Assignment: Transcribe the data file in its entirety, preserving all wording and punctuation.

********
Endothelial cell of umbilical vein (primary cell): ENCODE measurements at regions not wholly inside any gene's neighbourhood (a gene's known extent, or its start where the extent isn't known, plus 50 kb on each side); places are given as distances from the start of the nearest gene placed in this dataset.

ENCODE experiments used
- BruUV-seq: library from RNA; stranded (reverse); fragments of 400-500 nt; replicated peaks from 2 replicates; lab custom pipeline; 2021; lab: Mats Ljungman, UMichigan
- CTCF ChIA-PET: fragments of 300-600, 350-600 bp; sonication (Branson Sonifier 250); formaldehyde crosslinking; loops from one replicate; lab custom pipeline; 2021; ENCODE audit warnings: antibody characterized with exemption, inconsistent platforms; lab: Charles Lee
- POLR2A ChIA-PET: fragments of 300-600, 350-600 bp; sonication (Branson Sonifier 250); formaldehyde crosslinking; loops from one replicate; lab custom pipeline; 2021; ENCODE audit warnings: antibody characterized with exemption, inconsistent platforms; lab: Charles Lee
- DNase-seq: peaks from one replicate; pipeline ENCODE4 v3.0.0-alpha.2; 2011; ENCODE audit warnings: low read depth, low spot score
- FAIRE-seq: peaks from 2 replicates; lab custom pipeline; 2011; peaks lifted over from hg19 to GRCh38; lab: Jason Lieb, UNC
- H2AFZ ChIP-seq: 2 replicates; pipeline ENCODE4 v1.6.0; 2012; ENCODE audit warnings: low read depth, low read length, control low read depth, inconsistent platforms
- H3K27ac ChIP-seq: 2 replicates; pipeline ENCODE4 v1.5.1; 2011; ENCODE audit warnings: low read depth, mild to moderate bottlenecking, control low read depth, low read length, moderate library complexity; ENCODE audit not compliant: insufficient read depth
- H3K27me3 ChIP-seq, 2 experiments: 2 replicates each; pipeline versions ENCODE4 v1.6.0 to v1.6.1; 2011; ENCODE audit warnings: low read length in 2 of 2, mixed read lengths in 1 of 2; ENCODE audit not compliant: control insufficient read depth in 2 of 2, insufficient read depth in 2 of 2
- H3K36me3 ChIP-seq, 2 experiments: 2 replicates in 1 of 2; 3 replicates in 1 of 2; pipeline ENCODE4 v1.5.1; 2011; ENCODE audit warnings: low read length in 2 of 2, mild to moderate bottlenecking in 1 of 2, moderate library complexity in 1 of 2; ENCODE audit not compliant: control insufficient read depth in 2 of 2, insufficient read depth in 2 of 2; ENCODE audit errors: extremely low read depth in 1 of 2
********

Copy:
Endothelial cell of umbilical vein (primary cell): ENCODE measurements at regions not wholly inside any gene's neighbourhood (a gene's known extent, or its start where the extent isn't known, plus 50 kb on each side); places are given as distances from the start of the nearest gene placed in this dataset.

ENCODE experiments used
- BruUV-seq: library from RNA; stranded (reverse); fragments of 400-500 nt; replicated peaks from 2 replicates; lab custom pipeline; 2021; lab: Mats Ljungman, UMichigan
- CTCF ChIA-PET: fragments of 300-600, 350-600 bp; sonication (Branson Sonifier 250); formaldehyde crosslinking; loops from one replicate; lab custom pipeline; 2021; ENCODE audit warnings: antibody characterized with exemption, inconsistent platforms; lab: Charles Lee
- POLR2A ChIA-PET: fragments of 300-600, 350-600 bp; sonication (Branson Sonifier 250); formaldehyde crosslinking; loops from one replicate; lab custom pipeline; 2021; ENCODE audit warnings: antibody characterized with exemption, inconsistent platforms; lab: Charles Lee
- DNase-seq: peaks from one replicate; pipeline ENCODE4 v3.0.0-alpha.2; 2011; ENCODE audit warnings: low read depth, low spot score
- FAIRE-seq: peaks from 2 replicates; lab custom pipeline; 2011; peaks lifted over from hg19 to GRCh38; lab: Jason Lieb, UNC
- H2AFZ ChIP-seq: 2 replicates; pipeline ENCODE4 v1.6.0; 2012; ENCODE audit warnings: low read depth, low read length, control low read depth, inconsistent platforms
- H3K27ac ChIP-seq: 2 replicates; pipeline ENCODE4 v1.5.1; 2011; ENCODE audit warnings: low read depth, mild to moderate bottlenecking, control low read depth, low read length, moderate library complexity; ENCODE audit not compliant: insufficient read depth
- H3K27me3 ChIP-seq, 2 experiments: 2 replicates each; pipeline versions ENCODE4 v1.6.0 to v1.6.1; 2011; ENCODE audit warnings: low read length in 2 of 2, mixed read lengths in 1 of 2; ENCODE audit not compliant: control insufficient read depth in 2 of 2, insufficient read depth in 2 of 2
- H3K36me3 ChIP-seq, 2 experiments: 2 replicates in 1 of 2; 3 replicates in 1 of 2; pipeline ENCODE4 v1.5.1; 2011; ENCODE audit warnings: low read length in 2 of 2, mild to moderate bottlenecking in 1 of 2, moderate library complexity in 1 of 2; ENCODE audit not compliant: control insufficient read depth in 2 of 2, insufficient read depth in 2 of 2; ENCODE audit errors: extremely low read depth in 1 of 2